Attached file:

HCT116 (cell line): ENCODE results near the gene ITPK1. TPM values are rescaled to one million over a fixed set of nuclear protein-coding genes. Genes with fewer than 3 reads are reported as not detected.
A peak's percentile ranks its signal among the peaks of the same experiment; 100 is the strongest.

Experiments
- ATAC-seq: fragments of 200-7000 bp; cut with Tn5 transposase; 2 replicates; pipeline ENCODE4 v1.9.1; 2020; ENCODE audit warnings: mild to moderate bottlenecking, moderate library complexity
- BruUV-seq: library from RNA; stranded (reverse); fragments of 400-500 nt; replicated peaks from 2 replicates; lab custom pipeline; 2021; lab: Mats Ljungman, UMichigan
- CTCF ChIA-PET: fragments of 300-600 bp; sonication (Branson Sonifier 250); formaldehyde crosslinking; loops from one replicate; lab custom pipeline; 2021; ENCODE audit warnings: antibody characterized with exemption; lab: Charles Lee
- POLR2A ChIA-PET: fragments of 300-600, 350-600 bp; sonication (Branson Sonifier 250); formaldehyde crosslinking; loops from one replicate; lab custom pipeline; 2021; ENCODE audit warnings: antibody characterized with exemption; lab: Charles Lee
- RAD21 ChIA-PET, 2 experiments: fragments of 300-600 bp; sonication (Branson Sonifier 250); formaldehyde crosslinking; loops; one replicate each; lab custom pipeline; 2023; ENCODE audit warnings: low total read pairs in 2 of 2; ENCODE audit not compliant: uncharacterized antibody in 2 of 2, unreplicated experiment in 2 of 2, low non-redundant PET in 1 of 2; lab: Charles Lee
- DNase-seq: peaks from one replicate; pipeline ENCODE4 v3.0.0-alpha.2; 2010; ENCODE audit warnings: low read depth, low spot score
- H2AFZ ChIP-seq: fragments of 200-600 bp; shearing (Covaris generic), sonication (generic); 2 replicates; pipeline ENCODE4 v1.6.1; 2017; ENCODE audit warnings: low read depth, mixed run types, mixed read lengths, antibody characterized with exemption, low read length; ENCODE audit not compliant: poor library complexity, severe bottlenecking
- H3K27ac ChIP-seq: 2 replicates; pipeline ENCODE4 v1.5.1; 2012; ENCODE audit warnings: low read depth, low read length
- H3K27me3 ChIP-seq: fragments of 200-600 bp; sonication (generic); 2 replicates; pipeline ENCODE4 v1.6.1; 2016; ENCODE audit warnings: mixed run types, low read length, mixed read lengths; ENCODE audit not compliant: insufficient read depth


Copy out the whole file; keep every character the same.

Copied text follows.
HCT116 (cell line): ENCODE results near the gene ITPK1. TPM values are rescaled to one million over a fixed set of nuclear protein-coding genes. Genes with fewer than 3 reads are reported as not detected.
A peak's percentile ranks its signal among the peaks of the same experiment; 100 is the strongest.

Experiments
- ATAC-seq: fragments of 200-7000 bp; cut with Tn5 transposase; 2 replicates; pipeline ENCODE4 v1.9.1; 2020; ENCODE audit warnings: mild to moderate bottlenecking, moderate library complexity
- BruUV-seq: library from RNA; stranded (reverse); fragments of 400-500 nt; replicated peaks from 2 replicates; lab custom pipeline; 2021; lab: Mats Ljungman, UMichigan
- CTCF ChIA-PET: fragments of 300-600 bp; sonication (Branson Sonifier 250); formaldehyde crosslinking; loops from one replicate; lab custom pipeline; 2021; ENCODE audit warnings: antibody characterized with exemption; lab: Charles Lee
- POLR2A ChIA-PET: fragments of 300-600, 350-600 bp; sonication (Branson Sonifier 250); formaldehyde crosslinking; loops from one replicate; lab custom pipeline; 2021; ENCODE audit warnings: antibody characterized with exemption; lab: Charles Lee
- RAD21 ChIA-PET, 2 experiments: fragments of 300-600 bp; sonication (Branson Sonifier 250); formaldehyde crosslinking; loops; one replicate each; lab custom pipeline; 2023; ENCODE audit warnings: low total read pairs in 2 of 2; ENCODE audit not compliant: uncharacterized antibody in 2 of 2, unreplicated experiment in 2 of 2, low non-redundant PET in 1 of 2; lab: Charles Lee
- DNase-seq: peaks from one replicate; pipeline ENCODE4 v3.0.0-alpha.2; 2010; ENCODE audit warnings: low read depth, low spot score
- H2AFZ ChIP-seq: fragments of 200-600 bp; shearing (Covaris generic), sonication (generic); 2 replicates; pipeline ENCODE4 v1.6.1; 2017; ENCODE audit warnings: low read depth, mixed run types, mixed read lengths, antibody characterized with exemption, low read length; ENCODE audit not compliant: poor library complexity, severe bottlenecking
- H3K27ac ChIP-seq: 2 replicates; pipeline ENCODE4 v1.5.1; 2012; ENCODE audit warnings: low read depth, low read length
- H3K27me3 ChIP-seq: fragments of 200-600 bp; sonication (generic); 2 replicates; pipeline ENCODE4 v1.6.1; 2016; ENCODE audit warnings: mixed run types, low read length, mixed read lengths; ENCODE audit not compliant: insufficient read depth